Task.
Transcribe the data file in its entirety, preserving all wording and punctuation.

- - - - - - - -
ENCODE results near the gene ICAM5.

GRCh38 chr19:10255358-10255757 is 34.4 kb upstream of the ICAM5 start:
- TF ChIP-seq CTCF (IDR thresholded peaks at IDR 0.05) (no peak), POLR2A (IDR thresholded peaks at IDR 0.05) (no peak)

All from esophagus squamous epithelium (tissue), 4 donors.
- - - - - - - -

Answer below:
ENCODE results near the gene ICAM5.

GRCh38 chr19:10255358-10255757 is 34.4 kb upstream of the ICAM5 start:
- TF ChIP-seq CTCF (IDR thresholded peaks at IDR 0.05) (no peak), POLR2A (IDR thresholded peaks at IDR 0.05) (no peak)

All from esophagus squamous epithelium (tissue), 4 donors.